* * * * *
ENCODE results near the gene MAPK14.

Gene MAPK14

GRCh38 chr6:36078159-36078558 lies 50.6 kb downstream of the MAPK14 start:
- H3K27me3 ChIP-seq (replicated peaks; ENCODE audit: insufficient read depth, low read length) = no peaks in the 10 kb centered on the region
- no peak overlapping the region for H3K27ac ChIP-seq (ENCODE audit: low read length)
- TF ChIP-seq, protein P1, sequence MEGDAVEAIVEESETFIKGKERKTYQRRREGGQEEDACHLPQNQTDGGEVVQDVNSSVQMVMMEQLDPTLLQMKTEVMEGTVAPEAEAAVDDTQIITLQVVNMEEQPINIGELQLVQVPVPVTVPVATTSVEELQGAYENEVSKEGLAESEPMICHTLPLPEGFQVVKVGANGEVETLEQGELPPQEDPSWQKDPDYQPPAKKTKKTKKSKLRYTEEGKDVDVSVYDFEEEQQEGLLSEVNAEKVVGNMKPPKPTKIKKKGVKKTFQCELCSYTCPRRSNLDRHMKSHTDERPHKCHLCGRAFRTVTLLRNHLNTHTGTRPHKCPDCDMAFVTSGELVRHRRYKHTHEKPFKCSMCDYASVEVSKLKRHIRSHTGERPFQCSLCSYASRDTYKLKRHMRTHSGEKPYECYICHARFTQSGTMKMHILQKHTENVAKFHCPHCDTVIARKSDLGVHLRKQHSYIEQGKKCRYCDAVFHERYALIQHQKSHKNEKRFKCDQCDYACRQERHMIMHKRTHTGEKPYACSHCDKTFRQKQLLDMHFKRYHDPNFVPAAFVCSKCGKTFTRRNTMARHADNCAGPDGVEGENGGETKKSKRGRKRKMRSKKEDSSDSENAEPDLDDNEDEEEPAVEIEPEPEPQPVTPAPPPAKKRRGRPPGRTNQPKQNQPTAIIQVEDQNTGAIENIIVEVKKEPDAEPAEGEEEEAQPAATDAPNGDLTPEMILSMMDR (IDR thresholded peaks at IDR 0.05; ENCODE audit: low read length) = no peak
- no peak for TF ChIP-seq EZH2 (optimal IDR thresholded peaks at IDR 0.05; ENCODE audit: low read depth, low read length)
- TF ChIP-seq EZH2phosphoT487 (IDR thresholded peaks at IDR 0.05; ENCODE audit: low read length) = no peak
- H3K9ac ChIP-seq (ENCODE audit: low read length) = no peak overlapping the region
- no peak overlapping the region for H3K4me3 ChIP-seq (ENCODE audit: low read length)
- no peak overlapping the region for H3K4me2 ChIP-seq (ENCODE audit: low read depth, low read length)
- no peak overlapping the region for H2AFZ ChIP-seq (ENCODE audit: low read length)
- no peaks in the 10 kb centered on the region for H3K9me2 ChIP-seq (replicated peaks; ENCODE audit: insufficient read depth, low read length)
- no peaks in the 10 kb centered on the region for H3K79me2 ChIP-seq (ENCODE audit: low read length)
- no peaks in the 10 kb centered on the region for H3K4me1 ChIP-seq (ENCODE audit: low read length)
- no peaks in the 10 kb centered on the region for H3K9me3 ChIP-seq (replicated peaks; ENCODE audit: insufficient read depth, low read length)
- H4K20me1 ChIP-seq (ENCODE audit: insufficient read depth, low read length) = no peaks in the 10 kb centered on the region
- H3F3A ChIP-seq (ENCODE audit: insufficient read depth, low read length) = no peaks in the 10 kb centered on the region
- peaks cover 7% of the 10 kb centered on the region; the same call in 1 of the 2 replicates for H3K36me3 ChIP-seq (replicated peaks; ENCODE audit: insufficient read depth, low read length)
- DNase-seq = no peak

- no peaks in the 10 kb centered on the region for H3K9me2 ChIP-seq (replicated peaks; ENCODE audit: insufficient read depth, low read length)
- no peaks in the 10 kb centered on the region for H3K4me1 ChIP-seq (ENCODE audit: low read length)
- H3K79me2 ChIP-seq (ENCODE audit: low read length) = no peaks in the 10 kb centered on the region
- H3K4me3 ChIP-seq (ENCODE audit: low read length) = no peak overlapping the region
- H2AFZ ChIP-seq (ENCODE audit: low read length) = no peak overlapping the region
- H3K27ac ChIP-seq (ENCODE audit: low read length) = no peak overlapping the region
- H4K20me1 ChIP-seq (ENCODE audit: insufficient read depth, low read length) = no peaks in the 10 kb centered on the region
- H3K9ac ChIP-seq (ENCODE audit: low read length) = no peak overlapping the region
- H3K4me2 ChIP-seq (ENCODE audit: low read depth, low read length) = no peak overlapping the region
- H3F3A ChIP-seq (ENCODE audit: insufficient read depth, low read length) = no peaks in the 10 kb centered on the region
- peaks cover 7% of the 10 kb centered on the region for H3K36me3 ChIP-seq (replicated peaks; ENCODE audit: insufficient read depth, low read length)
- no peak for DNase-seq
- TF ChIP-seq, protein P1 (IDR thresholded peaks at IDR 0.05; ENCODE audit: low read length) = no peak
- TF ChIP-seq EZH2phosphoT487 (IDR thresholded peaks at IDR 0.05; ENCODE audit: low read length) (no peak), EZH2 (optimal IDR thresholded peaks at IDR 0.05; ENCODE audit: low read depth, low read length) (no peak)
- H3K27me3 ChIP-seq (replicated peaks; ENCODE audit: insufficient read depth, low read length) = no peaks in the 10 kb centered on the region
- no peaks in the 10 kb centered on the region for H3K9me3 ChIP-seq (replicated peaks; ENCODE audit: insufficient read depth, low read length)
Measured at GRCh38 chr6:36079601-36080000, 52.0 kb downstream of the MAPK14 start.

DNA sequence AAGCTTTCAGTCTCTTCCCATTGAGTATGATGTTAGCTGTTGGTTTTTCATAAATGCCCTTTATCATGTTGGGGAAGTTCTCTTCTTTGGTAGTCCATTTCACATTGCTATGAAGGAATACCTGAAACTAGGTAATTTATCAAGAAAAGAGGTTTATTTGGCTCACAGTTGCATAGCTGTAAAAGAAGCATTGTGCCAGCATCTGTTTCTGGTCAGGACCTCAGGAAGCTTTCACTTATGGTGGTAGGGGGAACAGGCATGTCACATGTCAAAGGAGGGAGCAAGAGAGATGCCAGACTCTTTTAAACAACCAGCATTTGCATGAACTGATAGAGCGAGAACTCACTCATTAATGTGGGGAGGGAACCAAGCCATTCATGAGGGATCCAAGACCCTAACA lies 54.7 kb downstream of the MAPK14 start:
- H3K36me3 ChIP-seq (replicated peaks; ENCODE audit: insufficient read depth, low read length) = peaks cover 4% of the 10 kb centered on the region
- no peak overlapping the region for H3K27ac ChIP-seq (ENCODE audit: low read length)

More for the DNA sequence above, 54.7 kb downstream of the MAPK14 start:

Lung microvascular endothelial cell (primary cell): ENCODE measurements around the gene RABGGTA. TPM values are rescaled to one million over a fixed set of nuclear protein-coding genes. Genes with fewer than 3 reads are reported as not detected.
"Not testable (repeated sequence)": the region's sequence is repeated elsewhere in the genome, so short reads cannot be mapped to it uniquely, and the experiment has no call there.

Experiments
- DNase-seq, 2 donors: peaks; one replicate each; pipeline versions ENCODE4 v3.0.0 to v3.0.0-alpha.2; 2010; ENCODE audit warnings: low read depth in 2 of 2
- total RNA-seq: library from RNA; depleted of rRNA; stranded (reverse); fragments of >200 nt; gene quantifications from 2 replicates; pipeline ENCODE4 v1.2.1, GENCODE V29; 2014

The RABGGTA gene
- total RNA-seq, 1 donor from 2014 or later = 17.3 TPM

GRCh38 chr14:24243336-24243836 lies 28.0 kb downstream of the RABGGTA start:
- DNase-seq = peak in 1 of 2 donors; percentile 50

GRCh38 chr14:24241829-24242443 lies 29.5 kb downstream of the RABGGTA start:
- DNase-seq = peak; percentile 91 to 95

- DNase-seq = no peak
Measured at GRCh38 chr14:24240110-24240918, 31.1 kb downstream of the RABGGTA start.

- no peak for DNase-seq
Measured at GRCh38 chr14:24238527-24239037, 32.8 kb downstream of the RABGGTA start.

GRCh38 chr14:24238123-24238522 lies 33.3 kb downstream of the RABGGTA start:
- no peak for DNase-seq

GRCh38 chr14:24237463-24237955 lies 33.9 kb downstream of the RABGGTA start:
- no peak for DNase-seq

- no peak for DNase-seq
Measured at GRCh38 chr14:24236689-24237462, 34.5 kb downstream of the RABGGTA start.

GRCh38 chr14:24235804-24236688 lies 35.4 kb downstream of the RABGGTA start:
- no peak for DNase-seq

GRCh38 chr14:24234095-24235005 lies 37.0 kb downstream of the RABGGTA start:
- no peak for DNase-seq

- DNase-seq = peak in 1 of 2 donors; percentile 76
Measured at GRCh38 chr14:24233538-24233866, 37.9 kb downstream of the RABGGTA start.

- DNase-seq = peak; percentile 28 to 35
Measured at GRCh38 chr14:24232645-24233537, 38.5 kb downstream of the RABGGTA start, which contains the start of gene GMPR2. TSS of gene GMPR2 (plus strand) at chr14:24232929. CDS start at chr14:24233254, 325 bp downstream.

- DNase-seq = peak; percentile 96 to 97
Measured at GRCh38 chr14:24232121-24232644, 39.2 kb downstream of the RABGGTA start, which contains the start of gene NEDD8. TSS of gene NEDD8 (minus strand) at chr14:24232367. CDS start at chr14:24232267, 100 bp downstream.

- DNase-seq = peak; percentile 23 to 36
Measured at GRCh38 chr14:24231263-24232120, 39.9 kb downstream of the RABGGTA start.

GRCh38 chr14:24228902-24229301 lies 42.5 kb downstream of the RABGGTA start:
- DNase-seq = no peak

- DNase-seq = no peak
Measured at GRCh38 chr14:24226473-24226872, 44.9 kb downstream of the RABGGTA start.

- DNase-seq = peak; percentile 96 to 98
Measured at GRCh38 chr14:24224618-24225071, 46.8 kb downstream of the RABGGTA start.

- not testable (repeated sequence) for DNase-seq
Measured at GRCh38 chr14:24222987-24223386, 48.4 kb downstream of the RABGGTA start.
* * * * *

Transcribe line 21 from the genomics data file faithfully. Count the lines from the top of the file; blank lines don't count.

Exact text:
- no peaks in the 10 kb centered on the region for H3K9me2 ChIP-seq (replicated peaks; ENCODE audit: insufficient read depth, low read length)